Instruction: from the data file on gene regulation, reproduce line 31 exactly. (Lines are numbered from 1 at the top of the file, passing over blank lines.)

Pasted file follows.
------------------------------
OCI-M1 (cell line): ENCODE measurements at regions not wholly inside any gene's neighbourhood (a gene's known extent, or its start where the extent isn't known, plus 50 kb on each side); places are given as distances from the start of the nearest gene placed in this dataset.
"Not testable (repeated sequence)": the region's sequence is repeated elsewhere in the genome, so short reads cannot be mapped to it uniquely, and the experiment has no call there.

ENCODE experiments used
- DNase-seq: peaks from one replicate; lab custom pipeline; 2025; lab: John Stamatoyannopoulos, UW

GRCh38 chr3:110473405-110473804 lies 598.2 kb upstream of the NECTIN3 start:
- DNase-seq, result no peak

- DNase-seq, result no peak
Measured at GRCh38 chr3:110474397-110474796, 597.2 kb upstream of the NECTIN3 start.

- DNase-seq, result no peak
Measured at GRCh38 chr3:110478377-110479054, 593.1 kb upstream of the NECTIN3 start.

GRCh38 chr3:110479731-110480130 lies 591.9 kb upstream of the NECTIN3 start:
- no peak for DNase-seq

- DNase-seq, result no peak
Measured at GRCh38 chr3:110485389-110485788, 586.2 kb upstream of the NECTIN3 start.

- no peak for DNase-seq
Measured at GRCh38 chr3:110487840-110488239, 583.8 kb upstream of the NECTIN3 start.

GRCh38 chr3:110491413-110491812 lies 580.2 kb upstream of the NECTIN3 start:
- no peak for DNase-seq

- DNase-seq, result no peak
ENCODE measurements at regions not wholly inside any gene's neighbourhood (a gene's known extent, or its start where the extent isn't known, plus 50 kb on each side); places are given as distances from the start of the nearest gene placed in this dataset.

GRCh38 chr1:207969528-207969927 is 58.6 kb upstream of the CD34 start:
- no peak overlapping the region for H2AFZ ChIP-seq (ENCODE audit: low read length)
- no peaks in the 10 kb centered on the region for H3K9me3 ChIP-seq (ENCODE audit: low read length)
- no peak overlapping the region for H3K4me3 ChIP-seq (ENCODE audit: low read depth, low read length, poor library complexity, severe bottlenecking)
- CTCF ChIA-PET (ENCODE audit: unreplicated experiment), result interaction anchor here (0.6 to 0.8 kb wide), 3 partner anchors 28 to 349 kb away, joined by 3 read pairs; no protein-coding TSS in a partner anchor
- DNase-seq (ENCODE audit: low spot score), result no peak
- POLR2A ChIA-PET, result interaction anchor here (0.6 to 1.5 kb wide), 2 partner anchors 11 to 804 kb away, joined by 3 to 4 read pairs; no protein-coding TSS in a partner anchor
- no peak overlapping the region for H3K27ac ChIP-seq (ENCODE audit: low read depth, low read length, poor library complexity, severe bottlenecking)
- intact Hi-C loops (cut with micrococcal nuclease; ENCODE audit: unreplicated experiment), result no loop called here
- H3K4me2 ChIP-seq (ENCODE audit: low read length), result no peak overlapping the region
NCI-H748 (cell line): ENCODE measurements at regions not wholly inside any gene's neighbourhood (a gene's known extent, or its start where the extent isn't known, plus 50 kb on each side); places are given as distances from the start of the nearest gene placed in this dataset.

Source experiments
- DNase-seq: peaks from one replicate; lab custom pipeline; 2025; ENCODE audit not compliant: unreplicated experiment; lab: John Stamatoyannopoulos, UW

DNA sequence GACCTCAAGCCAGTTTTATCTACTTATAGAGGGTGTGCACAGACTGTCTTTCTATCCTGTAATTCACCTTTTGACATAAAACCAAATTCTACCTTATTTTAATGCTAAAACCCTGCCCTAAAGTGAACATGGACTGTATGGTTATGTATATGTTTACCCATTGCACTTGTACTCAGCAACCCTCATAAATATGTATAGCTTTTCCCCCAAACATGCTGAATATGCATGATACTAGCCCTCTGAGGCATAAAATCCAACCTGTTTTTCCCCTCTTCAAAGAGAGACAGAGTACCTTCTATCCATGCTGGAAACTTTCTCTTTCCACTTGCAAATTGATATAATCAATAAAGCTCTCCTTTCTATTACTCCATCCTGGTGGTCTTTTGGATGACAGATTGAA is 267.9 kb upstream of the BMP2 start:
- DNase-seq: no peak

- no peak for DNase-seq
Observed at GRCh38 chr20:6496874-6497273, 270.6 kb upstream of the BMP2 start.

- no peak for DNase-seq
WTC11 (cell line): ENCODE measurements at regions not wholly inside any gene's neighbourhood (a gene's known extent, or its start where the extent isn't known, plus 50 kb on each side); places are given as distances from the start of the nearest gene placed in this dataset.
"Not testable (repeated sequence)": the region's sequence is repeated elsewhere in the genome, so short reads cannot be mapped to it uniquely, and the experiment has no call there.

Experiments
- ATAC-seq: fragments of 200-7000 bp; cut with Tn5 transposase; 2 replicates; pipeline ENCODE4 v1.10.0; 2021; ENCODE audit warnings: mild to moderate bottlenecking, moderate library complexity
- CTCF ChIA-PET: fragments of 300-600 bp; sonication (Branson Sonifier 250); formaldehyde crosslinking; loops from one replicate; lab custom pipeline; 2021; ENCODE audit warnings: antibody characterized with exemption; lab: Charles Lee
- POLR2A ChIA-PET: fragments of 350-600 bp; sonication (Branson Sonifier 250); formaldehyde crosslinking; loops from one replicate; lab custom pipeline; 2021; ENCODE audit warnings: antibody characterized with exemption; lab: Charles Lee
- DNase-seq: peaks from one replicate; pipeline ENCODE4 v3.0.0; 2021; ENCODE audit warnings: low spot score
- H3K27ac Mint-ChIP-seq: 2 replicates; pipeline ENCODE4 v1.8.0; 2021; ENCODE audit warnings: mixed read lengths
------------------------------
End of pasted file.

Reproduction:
NCI-H748 (cell line): ENCODE measurements at regions not wholly inside any gene's neighbourhood (a gene's known extent, or its start where the extent isn't known, plus 50 kb on each side); places are given as distances from the start of the nearest gene placed in this dataset.